"Every civics student knows, Texas has four branches of government: executive, legislative, judicial and the Texas Department of Transportation."
June 04, 2008
As every civics student knows, Texas has four branches of government: executive, legislative, judicial and the Texas Department of Transportation.
All right. That last one isn’t a branch. Sometimes it doesn’t even appear to be attached to the tree.
Texas’ ungainly transportation agency is under Rick Perry’s wing. At times the two have acted as if it answers to no one else.
In the last session of the Texas Legislature, lawmakers took both of them to task for the one-note dance number they’ve been playing, the solitary note being toll roads.
Without question, Texas needs toll roads, but not to the exclusion of more traditional forms of building highways. To plead otherwise is a sad charade in a state with immense resources and low taxes compared to its peers.
Because of lack of funds, the agency recently said it must choose between maintenance and construction. Lawmakers assailed it for a $1 billion bookkeeping error.
All amounts to a lack of leadership to deal with something a state must.
But money isn’t the only issue. Openness is one. Another is building consensus while building roads.
Last week, the Texas Transportation Commission met under new chairwoman Deirdre Delisi and announced a set of principles that showed finally someone at the agency has taken out the ear plugs.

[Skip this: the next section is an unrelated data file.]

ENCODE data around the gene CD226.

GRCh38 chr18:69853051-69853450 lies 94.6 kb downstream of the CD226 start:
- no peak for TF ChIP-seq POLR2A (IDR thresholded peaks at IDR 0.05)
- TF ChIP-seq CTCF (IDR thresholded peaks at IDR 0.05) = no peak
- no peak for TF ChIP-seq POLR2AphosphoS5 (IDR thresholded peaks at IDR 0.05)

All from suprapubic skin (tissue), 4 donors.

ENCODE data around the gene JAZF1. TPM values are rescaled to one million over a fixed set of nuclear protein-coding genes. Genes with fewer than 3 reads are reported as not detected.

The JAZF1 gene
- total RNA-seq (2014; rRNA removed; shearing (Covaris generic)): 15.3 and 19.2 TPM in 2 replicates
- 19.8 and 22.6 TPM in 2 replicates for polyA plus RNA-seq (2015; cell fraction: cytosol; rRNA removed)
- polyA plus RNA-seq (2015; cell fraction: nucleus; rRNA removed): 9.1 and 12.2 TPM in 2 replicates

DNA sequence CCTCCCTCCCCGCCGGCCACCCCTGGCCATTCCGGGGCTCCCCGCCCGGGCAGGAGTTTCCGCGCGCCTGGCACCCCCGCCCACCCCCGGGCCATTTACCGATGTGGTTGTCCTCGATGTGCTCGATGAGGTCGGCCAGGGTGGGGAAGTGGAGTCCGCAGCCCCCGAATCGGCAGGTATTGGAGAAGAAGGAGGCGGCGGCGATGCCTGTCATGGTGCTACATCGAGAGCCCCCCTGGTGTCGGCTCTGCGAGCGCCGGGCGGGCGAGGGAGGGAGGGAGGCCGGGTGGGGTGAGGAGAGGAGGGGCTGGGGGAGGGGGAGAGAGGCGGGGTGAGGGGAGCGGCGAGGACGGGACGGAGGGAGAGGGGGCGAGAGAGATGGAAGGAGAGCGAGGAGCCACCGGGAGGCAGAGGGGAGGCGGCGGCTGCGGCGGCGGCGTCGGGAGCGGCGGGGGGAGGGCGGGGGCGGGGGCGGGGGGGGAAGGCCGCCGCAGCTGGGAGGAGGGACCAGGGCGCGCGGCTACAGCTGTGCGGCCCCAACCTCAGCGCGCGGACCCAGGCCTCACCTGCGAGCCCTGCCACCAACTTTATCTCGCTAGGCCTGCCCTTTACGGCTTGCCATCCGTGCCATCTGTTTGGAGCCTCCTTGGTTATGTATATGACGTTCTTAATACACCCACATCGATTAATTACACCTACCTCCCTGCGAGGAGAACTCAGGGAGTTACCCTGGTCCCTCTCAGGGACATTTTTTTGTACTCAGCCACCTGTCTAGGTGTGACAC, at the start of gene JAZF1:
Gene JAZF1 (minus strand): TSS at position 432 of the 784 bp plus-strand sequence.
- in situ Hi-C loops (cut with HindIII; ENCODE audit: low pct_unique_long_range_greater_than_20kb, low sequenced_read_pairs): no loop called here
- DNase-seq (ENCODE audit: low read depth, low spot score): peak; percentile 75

It responded to concerns that when it considers major projects like the Trans-Texas Corridor it hasn’t given sufficient weight to existing highway corridors. It said it would start doing that.
It said that only new highway lanes, and not existing lanes, would be tolled.
It signaled that it would be more transparent in setting initial tolls. Critics say it’s not enough simply to announce future toll rates. It’s more important for the public to be directly involved in setting them.
Part of the problem is Perry’s predilection for contracting with the private sector in ways that exclude the public.
When state lawmakers put a moratorium on new toll roads, lawmakers cited an auditor’s report that Texas was giving away the farm, so to speak, with too-generous deals with contractors.
That’s one way of pointing out that toll roads are just another tax. No road comes free. It makes no sense to preclude options like highway bonds and an increase in the state motor fuels tax.
There’s also the glaring problem of gasoline-tax money being siphoned off by state budget writers for non-highway needs like the Department of Public Safety.
The fact is that the Texas Legislature needs to take the lead in this whole endeavor. Does the state transportation arm need to be restructured to make it more responsive to public needs?
The 81st Legislature should be coined the transportation session. That’s Job 1, if Texas hopes to go anywhere soon.
© 2008 The Waco Tribune-Herald www.wacotrib.com
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